The logic behind Hockey Day in Minnesota on Saturday was lost on the guy who takes care of a rink in the Birchwood Village neighborhood on the shore of White Bear Lake. It's a day of watching hockey on TV, if you have cable or satellite TV and subscribe to Fox Sports North, which came up with the idea. He figures everyone who wants to watch the sport in the state of hockey, should be able to. He works hard to make sure everyone who wants to play it, can play it, too.
He was just finishing up shoveling the overnight and morning snowfall off the rink on Sunday. He had flooded it the night before. It is, of course, outside, just the way God intended hockey to be played.
So on Sunday we had our own Hockey Day in Minnesota, the first time -- I have to admit -- I've tried to play the sport since I played in a senior league. That was 1983 -- 26 years ago -- and I'm much more senior now.
When I was a kid, we played pond hockey and our hockey leagues always played in outdoor rinks. After our games, we'd all pick up shovels and clean the ice. Those days, I learned on Sunday, are gone.
"Kids today," our snow-clearing benefactor said, "they drive around the neighborhood until they see me finish shoveling." Then it's hockey time. And they don't shovel the ice when they're done, he told us.
We arrived just as he was finished shoveling, oddly enough. After a bit of a warm-up, we were ready to organize a game among the 10 or so people who trickled in. When it's time for strangers to play hockey, there are no words. One person throws his stick down at center ice, and then another, and another.
Then, someone picks through the pile, throwing one stick on one side of the rink, and another on another side, until all the sticks have been sorted. Wherever your stick ends up is the team you're on.
We played for several hours, the snow still gently falling. The larger and younger players who had no trouble getting around me seeming larger and younger than ever before.
I scored a few goals, although I have to admit two of them came against the kid who was stuck in goal and wasn't that interested in being there. His dad had dragged him off to the rink along with his brother, and he wasn't about to enthusiastically work hard to keep our side from scoring on his team -- a team featuring his dad, by the way.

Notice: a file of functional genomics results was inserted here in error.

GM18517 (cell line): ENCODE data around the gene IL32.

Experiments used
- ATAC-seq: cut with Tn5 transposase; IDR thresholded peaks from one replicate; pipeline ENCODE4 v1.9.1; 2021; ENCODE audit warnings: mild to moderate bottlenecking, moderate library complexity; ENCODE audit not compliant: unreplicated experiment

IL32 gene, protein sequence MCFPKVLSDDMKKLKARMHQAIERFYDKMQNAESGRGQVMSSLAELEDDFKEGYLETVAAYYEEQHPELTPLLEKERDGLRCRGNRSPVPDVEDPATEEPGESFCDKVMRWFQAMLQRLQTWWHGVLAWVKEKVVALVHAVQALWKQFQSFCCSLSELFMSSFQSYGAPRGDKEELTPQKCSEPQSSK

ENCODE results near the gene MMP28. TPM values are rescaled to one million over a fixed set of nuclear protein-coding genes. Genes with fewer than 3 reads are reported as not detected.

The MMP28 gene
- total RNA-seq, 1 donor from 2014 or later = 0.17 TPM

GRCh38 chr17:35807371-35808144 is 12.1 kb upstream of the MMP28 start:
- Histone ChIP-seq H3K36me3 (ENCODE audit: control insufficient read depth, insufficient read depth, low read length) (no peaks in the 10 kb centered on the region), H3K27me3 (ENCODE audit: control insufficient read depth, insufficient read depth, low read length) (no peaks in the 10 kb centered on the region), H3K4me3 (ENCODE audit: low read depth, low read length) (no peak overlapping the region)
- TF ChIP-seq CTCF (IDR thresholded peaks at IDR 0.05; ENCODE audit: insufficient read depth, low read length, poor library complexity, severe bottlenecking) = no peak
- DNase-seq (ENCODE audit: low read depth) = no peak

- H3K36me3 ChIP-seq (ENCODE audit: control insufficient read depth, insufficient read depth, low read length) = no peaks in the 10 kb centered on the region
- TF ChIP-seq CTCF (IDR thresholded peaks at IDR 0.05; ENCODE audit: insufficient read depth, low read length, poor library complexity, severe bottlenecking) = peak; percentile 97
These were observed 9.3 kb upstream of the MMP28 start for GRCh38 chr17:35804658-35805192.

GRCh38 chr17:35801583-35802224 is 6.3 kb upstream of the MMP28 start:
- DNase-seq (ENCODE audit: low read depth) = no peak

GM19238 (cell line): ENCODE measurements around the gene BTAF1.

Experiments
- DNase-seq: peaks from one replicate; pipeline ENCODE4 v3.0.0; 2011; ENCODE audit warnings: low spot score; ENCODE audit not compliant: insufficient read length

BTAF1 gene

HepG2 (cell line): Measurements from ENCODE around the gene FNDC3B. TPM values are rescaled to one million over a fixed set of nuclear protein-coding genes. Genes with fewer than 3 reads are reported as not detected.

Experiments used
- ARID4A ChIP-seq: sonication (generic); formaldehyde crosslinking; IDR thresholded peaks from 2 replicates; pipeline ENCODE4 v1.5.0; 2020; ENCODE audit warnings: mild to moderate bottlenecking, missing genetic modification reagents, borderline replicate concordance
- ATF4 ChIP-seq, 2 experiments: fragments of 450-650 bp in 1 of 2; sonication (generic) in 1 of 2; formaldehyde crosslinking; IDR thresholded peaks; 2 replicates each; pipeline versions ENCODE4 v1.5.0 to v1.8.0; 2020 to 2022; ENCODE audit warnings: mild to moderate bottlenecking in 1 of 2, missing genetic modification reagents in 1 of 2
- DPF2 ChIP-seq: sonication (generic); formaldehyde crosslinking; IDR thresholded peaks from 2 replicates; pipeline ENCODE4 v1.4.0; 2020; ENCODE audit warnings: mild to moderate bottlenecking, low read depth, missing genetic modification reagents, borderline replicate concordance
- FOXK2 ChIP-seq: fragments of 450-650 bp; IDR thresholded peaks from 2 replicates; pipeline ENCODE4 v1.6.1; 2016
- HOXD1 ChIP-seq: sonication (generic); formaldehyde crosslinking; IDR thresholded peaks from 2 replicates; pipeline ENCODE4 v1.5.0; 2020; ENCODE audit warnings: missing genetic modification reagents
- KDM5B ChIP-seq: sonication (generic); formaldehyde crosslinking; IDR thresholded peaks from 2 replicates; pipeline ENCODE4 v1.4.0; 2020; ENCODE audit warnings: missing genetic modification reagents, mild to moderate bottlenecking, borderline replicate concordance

We had a few little kids playing with us, and when one of them got the puck, we all slowed down and let them by us, pretending to put up a spirited defense. That made me smile until I realized that the younger and larger players were doing the same thing to me.
And then it was over. I told my hockey-playing pal it was time to leave; I had things to do and having a coronary wasn't one of them.
Besides, I didn't want to get stuck shoveling the ice.
Photo: Clearing White Bear Lake for hockey in 1909. Courtesy: Minnesota Historical Society.
Great for you, Bob! My daughter's hockey coach cancelled their 7:10 am practice today (YAY) and suggested a game of pickup hockey at Groveland at 11 instead. Six girls, Coach and a couple of dads showed up and played against boy strangers of all ages (and won). After the game, my daughter and I were shoveling off the ice until the sweeper/Zamboni driver came over and yelled at us. He was concerned we wouldn't shovel the snow off the boards (we were) where the sweeper wouldn't reach and would mess up the Zamboni's path. I learned later that the shovels we were using were brought there by a couple of skaters. They weren't the property of the rec center. Those shovels were safely stored inside by the Zamboni and away from the skaters. So...if you don't want to shovel the ice, go to Groveland!
What a great comment and what a terrific time that must have been. To be honest, we did sort of shovel. We shoveled along the boards, and, actually, that was another silent moment.
I grabbed a shovel and a few others did, too. With no instruction, and no words, the individuals developed a good system of going in opposite directions...meeting at a central point to fill each shovel with the pressure in the opposite direction from the other shoveler, and then lift it over the boards.
It was a metaphor for something; I just haven't figured out for what, yet.
Today was the first time my older son (4 going on 5) has had on skates. After a few terrified minutes, he realized he wasn't going to die, and gradually worked his way to laughing and saying "look at me, mom! I'm doing it all by my self!". If we're going to stay in the Hockey State, I figure he ought to at least learn to skate. Next year's Christmas present? Ice skates.
Bob - How about giving us all an opportunity to share our Hockey Day pictures?
Sure. Send 'em and I'll post 'em. Use this link
hi was wondering if the ice will be ready tomarrow 12/14/11